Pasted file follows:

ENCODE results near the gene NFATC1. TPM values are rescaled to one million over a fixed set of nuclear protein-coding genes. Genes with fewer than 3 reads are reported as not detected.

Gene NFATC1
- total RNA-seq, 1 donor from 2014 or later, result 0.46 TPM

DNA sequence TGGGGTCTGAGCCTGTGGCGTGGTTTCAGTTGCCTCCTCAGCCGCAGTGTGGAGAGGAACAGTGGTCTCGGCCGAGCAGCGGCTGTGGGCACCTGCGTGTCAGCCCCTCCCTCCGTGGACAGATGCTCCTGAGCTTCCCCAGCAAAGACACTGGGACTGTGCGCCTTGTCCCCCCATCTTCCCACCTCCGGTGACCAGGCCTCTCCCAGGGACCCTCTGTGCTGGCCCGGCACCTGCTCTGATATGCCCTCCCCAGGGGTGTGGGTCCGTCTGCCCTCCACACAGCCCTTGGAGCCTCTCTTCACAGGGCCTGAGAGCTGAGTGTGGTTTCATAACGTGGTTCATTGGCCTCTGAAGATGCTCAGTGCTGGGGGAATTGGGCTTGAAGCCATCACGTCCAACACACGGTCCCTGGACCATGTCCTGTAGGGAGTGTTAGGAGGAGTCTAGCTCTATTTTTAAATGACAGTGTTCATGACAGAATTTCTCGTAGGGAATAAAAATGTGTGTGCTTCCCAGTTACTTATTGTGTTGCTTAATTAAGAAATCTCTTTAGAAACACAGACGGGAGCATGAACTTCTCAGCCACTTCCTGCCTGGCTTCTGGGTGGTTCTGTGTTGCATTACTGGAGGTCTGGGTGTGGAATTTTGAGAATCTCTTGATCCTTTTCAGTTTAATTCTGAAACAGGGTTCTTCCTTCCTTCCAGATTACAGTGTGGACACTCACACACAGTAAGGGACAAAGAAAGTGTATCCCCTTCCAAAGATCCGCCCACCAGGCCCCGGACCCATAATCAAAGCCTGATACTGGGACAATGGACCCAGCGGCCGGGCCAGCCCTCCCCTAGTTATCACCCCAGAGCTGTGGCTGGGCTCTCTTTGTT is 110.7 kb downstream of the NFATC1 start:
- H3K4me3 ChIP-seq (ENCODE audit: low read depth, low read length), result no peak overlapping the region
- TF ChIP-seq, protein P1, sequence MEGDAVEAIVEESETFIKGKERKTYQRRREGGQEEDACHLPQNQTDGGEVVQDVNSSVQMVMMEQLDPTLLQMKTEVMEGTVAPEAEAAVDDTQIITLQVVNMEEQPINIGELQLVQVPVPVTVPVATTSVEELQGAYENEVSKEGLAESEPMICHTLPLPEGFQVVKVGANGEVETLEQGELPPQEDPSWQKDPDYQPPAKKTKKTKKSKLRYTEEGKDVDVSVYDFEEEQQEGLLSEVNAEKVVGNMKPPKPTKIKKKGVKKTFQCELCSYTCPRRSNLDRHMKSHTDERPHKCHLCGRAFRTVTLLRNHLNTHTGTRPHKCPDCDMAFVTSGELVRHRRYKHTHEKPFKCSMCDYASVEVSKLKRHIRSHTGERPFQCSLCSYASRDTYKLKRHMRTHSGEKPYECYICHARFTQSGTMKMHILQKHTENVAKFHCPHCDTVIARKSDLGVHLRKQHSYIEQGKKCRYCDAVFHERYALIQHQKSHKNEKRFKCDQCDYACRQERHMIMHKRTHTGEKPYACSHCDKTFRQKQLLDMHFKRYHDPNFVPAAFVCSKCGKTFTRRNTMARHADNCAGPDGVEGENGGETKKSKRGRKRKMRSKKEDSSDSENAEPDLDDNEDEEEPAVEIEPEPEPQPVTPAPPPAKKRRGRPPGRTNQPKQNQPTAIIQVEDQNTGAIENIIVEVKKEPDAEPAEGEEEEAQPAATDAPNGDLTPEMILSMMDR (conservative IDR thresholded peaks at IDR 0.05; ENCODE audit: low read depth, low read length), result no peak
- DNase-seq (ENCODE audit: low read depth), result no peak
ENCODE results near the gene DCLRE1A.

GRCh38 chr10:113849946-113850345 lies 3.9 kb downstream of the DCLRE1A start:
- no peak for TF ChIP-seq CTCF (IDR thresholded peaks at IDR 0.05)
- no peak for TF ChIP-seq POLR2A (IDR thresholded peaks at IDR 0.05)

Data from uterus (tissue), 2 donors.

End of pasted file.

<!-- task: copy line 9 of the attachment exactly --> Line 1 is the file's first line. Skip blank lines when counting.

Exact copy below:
GRCh38 chr10:113849946-113850345 lies 3.9 kb downstream of the DCLRE1A start: